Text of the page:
The extent of snow cover and sea ice (the cryosphere), the advance and retreat of glaciers, the formation and decay dates of lake ice – all of these have been utilized to detect the alleged global warming. A popular theory has it that the first signs of warming will be detected in the areal regression of glaciers, snow and sea ice. There is, however, no conclusive figures to show that the current cryospheric regime indicates a warmer climate.

Only satellite data can give accurate information of areal snow and ice extent, but for obvious reasons the record goes back only to the mid-1960s. A recent study using data from one satellite shows a slight diminution in sea ice extent in the Arctic Ocean, though the time period is for a scant 10 years – and, overall, satellite data indicate no statistically significant change in cryospheric coverage.

One alternative might be to consider more qualitative information from coastal monitoring stations on the dates of sea ice break-up and freeze-up. Such data exists back to about 1910 for the Canadian Arctic Archipelago. Statistical analysis on these data indicate no discernible extension in the length of the ice-free season.

Another so-called indicator of global warming is associated with an increase in extreme weather events. A hotter and thus unstable atmosphere will, so goes the conjecture, permit for increased hurricanes, tornadoes, severe thunderstorms, blizzards, flooding, and heat waves. Some studies show an increase in extreme events, but again there is little substantiating evidence.

With more scientists studying climate change, and with modern technology and near-instantaneous global information dissemination, it could be that we are just more cognizant of these phenomena than we were previously. Only recently have extensive station networks been set in place to monitor and systematically archive extreme events. The record of pre-1950 extreme events is certainly not globally representative. Moreover, the seeming increase in meteorological extremes could also be part of natural climate variation and altogether unrelated with a warmer climate. The eminent English climatologist H.H. Lamb has tabulated unusually high occurrences of floods, droughts, and harsh winters during a colder interval in the later medieval era.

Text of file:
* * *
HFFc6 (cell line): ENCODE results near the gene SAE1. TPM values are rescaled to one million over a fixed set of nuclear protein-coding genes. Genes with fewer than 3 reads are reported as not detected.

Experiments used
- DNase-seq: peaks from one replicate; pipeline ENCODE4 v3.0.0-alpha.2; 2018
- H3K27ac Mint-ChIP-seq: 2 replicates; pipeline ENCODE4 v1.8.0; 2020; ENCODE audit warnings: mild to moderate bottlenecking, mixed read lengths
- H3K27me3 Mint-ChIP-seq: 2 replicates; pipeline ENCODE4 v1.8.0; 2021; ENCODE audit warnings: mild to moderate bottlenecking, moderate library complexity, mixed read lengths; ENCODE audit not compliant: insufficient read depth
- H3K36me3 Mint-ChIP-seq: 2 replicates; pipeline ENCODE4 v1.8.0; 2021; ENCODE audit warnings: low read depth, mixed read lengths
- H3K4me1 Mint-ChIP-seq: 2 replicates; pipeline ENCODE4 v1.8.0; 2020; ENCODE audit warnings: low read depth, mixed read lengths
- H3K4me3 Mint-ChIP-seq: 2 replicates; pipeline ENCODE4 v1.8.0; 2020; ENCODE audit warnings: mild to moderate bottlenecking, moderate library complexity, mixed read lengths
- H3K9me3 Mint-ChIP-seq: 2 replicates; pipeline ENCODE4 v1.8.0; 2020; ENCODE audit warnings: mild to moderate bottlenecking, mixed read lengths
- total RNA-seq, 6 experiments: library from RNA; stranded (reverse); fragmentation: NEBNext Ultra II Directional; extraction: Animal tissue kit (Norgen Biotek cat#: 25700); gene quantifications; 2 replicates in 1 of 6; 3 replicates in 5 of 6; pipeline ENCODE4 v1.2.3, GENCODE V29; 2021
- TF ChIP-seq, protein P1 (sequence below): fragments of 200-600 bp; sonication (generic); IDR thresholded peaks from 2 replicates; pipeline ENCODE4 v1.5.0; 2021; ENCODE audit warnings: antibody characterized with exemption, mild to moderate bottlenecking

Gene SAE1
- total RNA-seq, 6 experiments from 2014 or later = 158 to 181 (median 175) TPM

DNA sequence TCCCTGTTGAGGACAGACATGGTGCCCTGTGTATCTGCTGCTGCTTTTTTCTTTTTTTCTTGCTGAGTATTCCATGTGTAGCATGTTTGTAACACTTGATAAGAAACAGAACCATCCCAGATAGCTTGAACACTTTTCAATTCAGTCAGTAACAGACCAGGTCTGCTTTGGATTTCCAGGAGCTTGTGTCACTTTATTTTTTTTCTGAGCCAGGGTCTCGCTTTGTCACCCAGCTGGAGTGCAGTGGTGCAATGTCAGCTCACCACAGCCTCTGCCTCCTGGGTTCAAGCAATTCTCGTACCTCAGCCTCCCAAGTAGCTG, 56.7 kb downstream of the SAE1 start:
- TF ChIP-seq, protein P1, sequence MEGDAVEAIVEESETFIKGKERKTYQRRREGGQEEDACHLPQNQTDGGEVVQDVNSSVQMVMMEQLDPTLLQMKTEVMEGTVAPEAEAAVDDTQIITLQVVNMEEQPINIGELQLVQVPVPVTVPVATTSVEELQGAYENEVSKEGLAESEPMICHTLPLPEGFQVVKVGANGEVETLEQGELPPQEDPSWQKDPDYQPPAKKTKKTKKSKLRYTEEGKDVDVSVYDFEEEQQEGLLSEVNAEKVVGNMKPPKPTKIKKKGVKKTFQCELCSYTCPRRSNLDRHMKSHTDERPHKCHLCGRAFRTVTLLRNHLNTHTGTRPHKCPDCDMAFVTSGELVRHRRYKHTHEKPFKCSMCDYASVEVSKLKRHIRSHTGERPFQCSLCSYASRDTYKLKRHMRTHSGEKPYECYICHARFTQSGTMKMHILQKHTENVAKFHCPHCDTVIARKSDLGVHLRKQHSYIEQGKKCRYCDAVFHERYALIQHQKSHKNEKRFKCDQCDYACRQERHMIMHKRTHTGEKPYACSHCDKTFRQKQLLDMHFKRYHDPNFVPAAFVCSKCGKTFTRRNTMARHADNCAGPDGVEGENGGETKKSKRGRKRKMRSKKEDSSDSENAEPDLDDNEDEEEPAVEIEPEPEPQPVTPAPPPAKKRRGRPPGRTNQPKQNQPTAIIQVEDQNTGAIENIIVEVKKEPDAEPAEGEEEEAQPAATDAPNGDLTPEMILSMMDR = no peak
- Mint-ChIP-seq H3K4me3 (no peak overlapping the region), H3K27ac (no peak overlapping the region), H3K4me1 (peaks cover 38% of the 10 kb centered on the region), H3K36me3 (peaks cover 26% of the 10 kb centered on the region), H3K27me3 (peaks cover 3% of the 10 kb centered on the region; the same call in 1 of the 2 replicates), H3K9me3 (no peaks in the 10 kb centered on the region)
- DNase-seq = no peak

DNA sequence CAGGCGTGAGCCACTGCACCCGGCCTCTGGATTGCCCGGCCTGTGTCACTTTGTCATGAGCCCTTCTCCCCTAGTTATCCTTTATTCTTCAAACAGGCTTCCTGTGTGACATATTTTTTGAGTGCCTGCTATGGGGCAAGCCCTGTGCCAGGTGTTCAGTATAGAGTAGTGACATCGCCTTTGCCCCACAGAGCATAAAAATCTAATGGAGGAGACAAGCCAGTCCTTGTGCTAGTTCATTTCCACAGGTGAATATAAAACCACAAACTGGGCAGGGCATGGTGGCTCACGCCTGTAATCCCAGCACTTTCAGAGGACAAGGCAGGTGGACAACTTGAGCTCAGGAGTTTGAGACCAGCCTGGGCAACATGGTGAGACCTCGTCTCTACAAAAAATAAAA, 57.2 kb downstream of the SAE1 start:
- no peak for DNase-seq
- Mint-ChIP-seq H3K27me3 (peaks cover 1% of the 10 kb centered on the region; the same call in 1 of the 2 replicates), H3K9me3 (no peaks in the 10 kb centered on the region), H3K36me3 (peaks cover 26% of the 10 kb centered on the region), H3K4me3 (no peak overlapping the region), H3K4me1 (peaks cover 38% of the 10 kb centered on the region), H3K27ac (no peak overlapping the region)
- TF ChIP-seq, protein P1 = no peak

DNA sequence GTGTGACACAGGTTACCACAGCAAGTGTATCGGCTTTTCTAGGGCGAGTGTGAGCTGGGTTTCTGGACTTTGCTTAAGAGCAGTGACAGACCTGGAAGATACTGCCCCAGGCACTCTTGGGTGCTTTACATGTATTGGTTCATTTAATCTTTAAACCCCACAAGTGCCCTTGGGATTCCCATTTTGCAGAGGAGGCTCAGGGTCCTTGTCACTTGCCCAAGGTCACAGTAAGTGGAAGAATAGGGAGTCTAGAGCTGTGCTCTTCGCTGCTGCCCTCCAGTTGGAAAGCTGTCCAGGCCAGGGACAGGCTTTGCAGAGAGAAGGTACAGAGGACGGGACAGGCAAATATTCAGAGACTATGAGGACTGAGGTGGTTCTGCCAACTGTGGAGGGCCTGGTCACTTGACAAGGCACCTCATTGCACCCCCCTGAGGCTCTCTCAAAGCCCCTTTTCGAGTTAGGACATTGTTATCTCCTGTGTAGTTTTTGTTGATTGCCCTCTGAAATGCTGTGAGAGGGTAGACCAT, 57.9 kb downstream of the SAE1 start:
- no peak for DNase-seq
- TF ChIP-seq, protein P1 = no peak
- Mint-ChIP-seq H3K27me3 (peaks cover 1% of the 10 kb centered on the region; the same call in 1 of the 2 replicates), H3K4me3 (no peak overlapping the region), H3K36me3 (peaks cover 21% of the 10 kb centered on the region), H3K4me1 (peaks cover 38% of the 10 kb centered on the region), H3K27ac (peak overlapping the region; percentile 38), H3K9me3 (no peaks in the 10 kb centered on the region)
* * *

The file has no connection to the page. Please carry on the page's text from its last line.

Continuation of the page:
Even if the greenhouse effect does develop to the degree predicted, there are other components of the earth system which can work to offset the warming. Oceans, which cover a large surface area of the planet have tremendous thermal capacities. This means they can absorb and store surplus heat produced by human industry for very long periods. Any warming that might be caused would be offset or made negligible as a result.

There are vogues not only in religion and philosophy, but also in science, climatology included. For example, in the 1970s a slight but noticeable decrease in air temperature accompanied by greater snowcover expanses in the Northern Hemisphere led many to believe that an ice age was imminent. The journals were stuffed with papers on glaciation cycles, television documentaries warned of the coming “deep freeze,” and the great snowstorm of 1977 in eastern North America seemed to bear out the dire predictions. But the trend of the 1970s gave way to the trend of the 1980s, and now the earth is said to be hurtling towards a “runaway greenhouse.” From one extreme to the other.